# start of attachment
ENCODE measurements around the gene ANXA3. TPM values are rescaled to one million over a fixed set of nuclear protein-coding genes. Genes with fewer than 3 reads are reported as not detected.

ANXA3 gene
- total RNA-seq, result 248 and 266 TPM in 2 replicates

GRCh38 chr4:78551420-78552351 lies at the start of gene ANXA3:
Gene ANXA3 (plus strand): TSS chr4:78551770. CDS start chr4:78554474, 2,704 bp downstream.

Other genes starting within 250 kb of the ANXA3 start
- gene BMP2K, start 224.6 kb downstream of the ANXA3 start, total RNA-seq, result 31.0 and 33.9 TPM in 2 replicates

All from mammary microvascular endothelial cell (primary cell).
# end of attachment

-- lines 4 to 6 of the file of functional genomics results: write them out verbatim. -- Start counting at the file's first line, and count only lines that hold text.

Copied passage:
GRCh38 chr4:78551420-78552351 lies at the start of gene ANXA3:
Gene ANXA3 (plus strand): TSS chr4:78551770. CDS start chr4:78554474, 2,704 bp downstream.

Other genes starting within 250 kb of the ANXA3 start